The red blood cell (RBC) is described as a biconcave disc. If you squeeze a soft ball until the opposite sides are close, you have a good approximation of the shape. Some real cells are shown in the scanning electron microscope image below:
In human cells the diameter of the disk is about 7μm. The shape is important: when blood cells pass through small capillaries, surprisingly the cell starts in with the disk across the vessel, the thin part of the disk then goes ahead with the shape becoming like a bullet with a greatly reduced diameter - explaining how the cells can go through capillaries only 1μm in diameter.
The shape also means the cells can swell through osmosis until they become spherical without any stress being applied to the membrane. But once they are spherical, additional water entry stretches the membrane and it becomes leaky. Two things are then apparent:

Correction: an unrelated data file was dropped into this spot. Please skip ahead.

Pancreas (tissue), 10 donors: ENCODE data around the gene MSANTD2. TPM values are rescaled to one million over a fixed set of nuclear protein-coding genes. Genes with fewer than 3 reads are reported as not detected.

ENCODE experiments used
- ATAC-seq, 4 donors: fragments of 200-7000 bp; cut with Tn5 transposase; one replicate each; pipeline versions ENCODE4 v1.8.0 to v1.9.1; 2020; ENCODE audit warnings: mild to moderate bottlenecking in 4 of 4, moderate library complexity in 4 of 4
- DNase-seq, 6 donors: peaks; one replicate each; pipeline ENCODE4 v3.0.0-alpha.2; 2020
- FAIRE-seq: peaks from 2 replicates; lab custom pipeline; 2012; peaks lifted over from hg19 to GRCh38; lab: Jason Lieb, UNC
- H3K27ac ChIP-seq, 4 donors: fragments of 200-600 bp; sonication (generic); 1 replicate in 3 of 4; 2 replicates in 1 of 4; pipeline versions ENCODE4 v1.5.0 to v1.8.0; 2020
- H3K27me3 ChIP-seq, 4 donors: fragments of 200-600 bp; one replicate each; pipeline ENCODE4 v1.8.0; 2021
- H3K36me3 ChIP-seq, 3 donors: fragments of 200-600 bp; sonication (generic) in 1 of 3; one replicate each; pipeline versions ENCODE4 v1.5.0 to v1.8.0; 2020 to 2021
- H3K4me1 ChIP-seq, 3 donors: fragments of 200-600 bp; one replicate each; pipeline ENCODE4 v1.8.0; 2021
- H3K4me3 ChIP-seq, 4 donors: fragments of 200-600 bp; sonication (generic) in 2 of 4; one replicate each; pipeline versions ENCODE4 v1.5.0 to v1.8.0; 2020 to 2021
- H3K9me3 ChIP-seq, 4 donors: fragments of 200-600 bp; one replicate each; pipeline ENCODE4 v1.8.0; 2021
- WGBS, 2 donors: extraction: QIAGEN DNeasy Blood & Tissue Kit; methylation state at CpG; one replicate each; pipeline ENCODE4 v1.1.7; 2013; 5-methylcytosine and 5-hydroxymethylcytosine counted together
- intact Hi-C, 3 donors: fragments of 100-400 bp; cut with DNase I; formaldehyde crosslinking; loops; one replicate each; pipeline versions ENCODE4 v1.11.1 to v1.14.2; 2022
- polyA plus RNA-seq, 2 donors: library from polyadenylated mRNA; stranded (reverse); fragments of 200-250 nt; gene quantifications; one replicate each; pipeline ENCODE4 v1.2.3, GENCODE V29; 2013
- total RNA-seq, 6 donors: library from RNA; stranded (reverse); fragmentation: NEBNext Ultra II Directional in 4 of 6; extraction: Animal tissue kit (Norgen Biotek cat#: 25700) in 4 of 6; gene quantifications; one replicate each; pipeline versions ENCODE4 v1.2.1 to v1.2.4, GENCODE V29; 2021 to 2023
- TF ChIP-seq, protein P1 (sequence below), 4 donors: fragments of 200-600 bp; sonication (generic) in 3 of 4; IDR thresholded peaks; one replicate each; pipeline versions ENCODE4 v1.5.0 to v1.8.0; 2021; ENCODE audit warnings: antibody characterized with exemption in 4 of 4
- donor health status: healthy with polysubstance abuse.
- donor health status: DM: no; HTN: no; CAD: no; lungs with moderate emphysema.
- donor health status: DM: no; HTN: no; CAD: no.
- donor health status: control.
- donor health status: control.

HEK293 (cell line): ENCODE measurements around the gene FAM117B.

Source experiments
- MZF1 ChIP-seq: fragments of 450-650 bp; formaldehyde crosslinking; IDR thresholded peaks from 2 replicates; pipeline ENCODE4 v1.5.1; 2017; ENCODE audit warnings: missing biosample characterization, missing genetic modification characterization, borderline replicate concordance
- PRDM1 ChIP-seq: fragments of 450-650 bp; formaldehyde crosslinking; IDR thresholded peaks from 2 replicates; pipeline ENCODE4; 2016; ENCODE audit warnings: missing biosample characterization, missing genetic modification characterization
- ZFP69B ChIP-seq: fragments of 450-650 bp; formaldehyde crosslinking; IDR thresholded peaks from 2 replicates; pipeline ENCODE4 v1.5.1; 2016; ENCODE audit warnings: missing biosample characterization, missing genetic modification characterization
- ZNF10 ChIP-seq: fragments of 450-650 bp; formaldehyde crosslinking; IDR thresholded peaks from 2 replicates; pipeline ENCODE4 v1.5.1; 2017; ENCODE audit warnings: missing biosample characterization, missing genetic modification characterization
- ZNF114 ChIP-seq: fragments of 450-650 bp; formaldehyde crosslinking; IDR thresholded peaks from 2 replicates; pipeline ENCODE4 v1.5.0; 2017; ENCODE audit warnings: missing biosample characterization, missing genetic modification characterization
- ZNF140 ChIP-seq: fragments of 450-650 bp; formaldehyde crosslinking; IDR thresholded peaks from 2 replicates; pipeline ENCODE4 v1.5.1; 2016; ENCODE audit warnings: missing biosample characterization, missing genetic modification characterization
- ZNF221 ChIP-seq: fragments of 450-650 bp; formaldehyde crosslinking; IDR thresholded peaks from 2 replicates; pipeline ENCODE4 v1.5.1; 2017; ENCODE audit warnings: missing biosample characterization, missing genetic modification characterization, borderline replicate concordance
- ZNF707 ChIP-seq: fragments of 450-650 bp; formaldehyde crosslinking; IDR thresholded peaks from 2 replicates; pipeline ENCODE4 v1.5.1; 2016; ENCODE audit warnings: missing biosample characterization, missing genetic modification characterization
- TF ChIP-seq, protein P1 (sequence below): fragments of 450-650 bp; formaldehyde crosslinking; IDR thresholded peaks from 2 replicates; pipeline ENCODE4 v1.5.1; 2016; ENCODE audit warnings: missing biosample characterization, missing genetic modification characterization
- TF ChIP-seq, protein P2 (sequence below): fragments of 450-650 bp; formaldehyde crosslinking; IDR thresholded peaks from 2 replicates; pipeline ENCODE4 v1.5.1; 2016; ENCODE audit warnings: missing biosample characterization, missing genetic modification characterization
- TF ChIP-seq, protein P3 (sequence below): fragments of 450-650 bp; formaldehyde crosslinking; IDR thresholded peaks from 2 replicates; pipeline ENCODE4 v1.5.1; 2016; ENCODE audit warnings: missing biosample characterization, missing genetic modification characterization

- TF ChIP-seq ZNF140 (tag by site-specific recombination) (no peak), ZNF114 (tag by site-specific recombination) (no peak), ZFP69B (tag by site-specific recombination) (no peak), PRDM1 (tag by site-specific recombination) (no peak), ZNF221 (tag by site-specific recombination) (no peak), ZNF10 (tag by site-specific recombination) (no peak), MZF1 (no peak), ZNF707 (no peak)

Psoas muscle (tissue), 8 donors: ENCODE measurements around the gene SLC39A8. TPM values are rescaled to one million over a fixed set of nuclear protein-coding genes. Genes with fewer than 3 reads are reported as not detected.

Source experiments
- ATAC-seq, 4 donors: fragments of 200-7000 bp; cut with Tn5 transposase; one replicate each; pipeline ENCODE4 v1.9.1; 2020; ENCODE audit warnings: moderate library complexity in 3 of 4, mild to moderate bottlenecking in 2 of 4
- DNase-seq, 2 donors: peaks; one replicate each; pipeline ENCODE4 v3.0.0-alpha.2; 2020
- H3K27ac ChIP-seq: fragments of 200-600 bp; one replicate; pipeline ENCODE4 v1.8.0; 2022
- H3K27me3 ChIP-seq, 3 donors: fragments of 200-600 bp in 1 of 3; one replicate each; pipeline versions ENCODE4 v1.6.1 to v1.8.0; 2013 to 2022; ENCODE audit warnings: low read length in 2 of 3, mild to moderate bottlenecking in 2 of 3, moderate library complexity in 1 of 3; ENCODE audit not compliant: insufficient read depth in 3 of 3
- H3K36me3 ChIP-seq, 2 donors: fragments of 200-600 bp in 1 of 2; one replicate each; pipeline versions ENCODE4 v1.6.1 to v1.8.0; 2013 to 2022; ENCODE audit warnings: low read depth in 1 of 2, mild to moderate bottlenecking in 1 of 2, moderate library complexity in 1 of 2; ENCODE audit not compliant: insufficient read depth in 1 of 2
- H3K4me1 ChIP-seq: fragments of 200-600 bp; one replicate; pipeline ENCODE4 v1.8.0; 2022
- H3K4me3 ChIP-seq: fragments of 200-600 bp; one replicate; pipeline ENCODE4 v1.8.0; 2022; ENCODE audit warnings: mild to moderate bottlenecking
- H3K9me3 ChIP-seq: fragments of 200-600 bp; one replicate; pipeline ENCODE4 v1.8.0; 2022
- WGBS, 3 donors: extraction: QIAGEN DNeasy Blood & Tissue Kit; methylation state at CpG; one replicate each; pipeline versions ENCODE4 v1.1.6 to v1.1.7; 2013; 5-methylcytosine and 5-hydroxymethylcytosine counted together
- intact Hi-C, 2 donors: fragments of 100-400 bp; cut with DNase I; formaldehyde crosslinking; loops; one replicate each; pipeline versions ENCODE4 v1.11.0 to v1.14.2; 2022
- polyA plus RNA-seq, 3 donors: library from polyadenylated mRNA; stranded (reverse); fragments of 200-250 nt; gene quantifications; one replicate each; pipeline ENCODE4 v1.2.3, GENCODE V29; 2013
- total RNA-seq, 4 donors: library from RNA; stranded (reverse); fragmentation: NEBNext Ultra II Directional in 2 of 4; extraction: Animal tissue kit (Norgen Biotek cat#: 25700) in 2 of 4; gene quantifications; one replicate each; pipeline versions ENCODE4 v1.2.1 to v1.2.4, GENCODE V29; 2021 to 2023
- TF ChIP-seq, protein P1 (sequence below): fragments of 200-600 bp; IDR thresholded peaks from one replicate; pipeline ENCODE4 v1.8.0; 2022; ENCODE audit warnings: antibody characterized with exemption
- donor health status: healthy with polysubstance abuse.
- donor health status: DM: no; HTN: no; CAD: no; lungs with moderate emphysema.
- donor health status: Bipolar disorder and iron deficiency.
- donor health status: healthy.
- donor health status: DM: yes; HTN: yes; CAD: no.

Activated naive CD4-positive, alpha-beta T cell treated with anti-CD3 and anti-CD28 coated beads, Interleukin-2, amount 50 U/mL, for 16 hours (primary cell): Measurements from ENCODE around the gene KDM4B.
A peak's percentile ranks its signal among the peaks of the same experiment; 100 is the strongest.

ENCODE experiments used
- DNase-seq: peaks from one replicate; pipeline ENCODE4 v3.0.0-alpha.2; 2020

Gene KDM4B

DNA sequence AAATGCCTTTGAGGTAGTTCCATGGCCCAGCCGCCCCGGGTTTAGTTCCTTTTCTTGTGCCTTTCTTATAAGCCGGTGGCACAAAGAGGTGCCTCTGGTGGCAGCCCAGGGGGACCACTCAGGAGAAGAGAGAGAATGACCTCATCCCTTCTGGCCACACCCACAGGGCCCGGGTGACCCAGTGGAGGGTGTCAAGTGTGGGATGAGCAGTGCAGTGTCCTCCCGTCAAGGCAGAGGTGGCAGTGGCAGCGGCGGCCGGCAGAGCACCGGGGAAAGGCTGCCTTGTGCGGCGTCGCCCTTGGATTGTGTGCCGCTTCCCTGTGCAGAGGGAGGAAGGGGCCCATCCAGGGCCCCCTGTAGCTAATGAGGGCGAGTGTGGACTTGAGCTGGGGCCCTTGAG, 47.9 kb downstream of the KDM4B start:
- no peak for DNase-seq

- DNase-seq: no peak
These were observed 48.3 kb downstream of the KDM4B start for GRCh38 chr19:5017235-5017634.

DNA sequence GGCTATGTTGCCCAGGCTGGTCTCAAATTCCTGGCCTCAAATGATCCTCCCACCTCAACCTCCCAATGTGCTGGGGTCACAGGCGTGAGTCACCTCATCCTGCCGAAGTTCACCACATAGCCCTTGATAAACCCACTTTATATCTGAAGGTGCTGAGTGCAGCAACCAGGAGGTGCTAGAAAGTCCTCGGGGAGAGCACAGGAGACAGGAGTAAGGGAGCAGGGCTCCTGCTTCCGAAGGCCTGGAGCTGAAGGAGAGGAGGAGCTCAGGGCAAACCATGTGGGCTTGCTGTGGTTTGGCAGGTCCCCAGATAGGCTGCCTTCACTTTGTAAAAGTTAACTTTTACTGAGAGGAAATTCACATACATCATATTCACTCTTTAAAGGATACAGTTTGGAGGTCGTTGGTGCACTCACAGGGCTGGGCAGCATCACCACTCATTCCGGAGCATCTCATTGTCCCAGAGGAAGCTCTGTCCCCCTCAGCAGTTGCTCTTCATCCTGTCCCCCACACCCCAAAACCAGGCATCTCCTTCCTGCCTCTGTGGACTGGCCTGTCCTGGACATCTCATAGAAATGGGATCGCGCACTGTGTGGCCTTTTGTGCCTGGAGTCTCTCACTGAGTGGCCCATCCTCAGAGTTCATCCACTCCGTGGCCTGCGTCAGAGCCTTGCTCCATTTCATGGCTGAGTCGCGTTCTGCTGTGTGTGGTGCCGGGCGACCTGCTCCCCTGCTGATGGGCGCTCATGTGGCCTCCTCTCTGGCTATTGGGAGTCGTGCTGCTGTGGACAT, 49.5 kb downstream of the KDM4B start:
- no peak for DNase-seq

This process of leaking haemoglobin is called haemolysis.
Note that the cells in the NaCl have carried all the haemoglobin down to the pellet, indicating that they are intact. The ghosts on the right have left haemoglobin behind. You can probably see the pellet of ghosts in this enlargement:
Obviously a pure water environment is not a healthy one for red cells, and osmosis is not a process to be trifled with.
Department of Physiology,
University of Sydney
Last updated 5 May 2010